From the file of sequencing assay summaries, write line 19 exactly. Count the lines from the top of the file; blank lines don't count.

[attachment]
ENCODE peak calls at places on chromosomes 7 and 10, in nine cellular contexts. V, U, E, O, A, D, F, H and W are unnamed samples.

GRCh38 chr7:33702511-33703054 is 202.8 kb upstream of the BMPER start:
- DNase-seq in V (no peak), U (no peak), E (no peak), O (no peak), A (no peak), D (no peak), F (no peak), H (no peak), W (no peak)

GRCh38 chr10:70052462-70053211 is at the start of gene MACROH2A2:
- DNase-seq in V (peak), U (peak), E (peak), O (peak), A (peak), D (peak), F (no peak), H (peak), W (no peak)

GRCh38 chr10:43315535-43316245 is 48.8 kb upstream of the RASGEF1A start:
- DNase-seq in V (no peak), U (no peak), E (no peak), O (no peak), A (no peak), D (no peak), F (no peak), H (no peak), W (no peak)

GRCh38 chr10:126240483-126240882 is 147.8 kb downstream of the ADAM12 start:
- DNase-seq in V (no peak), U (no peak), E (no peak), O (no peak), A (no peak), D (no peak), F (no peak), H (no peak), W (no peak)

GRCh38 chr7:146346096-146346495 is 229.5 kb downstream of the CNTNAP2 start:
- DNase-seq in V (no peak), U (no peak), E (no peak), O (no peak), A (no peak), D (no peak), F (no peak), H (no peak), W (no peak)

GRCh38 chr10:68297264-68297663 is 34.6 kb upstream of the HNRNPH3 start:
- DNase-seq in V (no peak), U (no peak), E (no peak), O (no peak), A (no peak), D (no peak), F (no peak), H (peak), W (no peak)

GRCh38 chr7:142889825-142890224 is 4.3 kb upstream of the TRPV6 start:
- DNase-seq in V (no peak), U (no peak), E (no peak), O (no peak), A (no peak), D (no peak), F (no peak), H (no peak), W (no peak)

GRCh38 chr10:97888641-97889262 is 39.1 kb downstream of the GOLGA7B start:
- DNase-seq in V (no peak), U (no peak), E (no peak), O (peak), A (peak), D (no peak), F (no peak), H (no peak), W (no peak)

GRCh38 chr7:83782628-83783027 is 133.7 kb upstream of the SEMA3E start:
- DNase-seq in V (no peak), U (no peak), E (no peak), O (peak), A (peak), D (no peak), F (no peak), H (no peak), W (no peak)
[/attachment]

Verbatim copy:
- DNase-seq in V (no peak), U (no peak), E (no peak), O (peak), A (peak), D (no peak), F (no peak), H (no peak), W (no peak)